You've probably seen them. In one 30-second spot, a dog sock puppet protests the use of socks as Christmas stockings ("the horror!" he wails); in another, the puppet frolics at a dog park.
Created by online pet retailer
, these TV commercials are the talk of holiday parties and corporate water coolers. But in a competitive and fragmented space, Pets.com and its competitors will need more than cute ads to get a leg up in the online pet store dogfight.
In the last six to eight months, a handful of pet sites have sprung up, hoping to capitalize on Americans' obsession with their pets. The front-runners, though they haven't made any announcements, are expected to go public next year. Along with Pets.com, the leaders are
, which is majority owned by bricks-and-mortar chain
Knowing that only one Goliath (and maybe a David or two) of the online pet store world is likely to survive, the competitors are pushing furiously to capitalize on a growing market, exploit ties to bricks-and-mortar stores and build a strong community among pet owners.
Already in registration, Pets.com's IPO early next year will likely set the tone for pet-related sites. "I suspect Pets.com will start the rush to the courthouse steps," says Marshall Meyers, executive vice president of the
Pet Industry Joint Advisory Council
. "We're going to see a little bit of a scramble."
Youth Will Be Served
Pets.com is a typical dot-com: young (it was formed in February), swimming in red ink (it reported a loss of $19.4 million on net sales of $600,000 since its inception through Sept. 30) and featuring a staff of impressive executives (including top dogs from
Procter & Gamble
). The deal is estimated at $100 million and is backed by heavyweights
Thomas Weisel Partners
Warburg Dillon Read
The market for pet sites is ripe. Some 61% of U.S. households own a pet, according to the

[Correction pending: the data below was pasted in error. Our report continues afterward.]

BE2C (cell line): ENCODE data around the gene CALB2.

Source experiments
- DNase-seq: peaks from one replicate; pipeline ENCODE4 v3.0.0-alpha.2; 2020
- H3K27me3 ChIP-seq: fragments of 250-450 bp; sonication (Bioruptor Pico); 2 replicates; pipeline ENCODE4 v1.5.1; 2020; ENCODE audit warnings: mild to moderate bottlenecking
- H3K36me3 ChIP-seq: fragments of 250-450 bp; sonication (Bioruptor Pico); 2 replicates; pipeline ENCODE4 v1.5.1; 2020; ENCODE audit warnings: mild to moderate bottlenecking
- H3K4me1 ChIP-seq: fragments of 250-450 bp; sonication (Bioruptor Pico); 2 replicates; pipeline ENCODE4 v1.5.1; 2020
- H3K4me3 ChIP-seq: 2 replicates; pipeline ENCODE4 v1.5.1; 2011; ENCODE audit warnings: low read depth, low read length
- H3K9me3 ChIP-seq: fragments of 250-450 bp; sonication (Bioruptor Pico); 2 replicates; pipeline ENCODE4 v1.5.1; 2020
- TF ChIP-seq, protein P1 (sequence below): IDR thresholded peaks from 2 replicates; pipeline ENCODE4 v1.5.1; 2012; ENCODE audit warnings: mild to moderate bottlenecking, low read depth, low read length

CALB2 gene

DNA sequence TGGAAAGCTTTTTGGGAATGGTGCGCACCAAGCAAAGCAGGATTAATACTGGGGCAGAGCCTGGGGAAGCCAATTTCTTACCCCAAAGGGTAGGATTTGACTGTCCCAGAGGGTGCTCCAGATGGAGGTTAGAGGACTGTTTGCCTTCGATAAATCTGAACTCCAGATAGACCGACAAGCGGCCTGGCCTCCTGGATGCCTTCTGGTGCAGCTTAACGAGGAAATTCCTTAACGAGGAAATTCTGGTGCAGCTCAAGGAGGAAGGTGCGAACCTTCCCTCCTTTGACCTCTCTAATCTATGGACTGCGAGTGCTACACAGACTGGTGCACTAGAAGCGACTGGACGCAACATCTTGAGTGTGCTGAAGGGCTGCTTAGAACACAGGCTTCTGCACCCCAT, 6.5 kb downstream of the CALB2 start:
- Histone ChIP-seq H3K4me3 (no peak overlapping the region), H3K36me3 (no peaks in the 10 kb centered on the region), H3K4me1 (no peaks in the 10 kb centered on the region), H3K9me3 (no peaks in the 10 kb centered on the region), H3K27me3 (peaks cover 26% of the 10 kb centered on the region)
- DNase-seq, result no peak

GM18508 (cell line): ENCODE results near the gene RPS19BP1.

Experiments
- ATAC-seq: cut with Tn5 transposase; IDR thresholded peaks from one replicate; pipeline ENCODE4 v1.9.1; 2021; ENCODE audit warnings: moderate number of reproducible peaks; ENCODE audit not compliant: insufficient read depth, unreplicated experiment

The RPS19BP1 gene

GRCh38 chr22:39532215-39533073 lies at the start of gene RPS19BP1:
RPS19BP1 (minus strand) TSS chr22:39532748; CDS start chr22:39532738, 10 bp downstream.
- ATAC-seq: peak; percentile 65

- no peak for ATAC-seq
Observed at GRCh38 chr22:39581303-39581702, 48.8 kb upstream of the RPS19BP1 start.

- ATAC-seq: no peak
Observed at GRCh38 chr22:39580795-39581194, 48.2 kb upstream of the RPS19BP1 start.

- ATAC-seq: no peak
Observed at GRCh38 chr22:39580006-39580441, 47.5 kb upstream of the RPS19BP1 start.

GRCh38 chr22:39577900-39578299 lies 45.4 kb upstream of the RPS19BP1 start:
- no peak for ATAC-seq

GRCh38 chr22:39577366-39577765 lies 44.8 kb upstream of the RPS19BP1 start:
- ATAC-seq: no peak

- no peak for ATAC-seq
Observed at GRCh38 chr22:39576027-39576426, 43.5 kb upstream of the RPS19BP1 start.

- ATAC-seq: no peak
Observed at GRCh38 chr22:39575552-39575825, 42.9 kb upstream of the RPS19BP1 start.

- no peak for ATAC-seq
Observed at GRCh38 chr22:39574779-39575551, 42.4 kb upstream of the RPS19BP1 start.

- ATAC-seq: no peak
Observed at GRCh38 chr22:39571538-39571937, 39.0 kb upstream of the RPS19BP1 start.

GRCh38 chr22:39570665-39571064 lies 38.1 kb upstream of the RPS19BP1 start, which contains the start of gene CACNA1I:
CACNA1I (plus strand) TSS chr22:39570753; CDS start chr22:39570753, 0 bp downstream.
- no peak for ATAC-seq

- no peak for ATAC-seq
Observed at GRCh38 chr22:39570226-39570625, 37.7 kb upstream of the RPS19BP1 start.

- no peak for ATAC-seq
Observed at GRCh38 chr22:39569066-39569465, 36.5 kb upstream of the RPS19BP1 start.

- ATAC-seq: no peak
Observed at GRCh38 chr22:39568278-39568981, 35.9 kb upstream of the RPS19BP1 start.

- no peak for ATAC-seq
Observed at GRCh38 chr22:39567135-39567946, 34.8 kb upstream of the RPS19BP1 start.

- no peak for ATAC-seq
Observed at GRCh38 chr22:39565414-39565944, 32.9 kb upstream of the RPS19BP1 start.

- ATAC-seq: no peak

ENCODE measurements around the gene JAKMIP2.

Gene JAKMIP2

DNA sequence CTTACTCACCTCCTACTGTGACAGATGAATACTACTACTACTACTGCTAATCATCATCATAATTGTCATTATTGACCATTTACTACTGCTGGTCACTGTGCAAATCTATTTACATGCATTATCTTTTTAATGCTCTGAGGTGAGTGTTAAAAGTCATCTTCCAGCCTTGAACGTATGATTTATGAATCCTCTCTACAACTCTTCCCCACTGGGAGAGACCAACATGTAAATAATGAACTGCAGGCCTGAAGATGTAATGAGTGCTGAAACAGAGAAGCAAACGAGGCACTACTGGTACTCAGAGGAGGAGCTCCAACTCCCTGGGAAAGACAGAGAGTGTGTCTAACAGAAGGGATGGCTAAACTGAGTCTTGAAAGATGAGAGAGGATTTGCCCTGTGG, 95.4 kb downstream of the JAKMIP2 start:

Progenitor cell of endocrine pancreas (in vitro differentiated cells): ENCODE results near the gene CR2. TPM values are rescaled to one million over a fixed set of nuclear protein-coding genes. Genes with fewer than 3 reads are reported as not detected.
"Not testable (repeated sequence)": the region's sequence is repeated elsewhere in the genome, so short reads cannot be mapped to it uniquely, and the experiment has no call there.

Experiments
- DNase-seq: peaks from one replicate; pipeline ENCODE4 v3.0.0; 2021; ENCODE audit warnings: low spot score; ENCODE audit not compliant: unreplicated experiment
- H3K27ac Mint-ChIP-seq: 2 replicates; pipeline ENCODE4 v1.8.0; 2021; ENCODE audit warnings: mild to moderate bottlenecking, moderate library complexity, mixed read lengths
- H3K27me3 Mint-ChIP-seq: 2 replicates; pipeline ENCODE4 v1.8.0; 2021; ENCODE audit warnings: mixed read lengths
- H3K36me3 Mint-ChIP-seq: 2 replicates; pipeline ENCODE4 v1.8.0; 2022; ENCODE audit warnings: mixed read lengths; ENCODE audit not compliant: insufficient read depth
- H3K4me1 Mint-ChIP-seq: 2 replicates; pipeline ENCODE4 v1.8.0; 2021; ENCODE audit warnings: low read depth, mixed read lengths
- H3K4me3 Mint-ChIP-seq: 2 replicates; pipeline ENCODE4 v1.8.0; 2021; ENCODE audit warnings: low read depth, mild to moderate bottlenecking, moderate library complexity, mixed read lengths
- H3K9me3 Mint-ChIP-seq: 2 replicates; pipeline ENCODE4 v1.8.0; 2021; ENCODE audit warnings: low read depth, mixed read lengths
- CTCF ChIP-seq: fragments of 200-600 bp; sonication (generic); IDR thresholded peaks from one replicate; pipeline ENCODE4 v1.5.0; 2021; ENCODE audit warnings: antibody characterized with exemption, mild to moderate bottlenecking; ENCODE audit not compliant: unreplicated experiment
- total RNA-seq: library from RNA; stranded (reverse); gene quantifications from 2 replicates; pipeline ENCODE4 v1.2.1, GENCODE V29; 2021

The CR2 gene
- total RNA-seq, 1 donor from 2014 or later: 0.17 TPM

American Pet Products Manufacturers Association
, compared to 56% in 1988. And those households are spending billions on their pets: According to APPMA, $23 billion a year is spent on pets domestically, a number that is expected to increase to $28.5 billion by 2001.
The competition is already fierce.
, the New York tracker of Internet traffic, doesn't rank pet sites, but does track the individual sites' unique visitors. For November, Pets.com had 962,000 unique visitors, Petopia.com had 1.4 million and PetsMart.com had 1.6 million. Petstore.com lagged behind with 823,000 unique visitors.
Despite slightly lower numbers, Pets.com has a behemoth behind it.
has invested $57.8 million in Pets.com, in exchange for consulting, advertising and marketing services. Pets.com also has a deal with the
American Veterinary Medical Foundation
Standing on Two Legs
But its competitors are on the same track. PetsMart.com, an
company based in Pasadena, Calif., has the support of PetsMart, a 500-store chain. Petopia.com, based in San Francisco, has inked a deal with bricks-and-mortar chain Petco, and Petstore.com, based in Emeryville, Calif., has an agreement with
The sites must also have more than just e-commerce, and will need to capitalize on the community and the humane aspects of pet ownership. Petopia.com, for instance, has teamed up with the
American Society for the Prevention of Cruelty to Animals
, Petstore.com has an agreement with the
American Animal Hospital Association
, and PetsMart.com recently acquired
, a large online community for pets.
"It's a space that works well because of all the information they can provide," says George Vrabeck, managing director of
, which has been retained by Petstore.com to do acquisitions in Europe. "It really lends itself to the community-formation process."
The Bottom Line
And ultimately, it'll come back to plain old business. Companies with higher margins will be able to increase revenue faster. Petstore.com, for example, acquired
Flying Fish Express
, enabling it to deliver live fish to consumers, which has higher margins than pet food. It's also planning to expand through Europe.
So how will the dogfight end? It's likely that there will be a rush to get out to the public markets, followed by consolidation. And while there won't be more than a few winners in the space, some analysts wonder if there will be any. "Pets.com's revenue is so low," says Mike May, digital commerce analyst for
. "Someone's really going to need to differentiate."
Tell that to the sock puppet.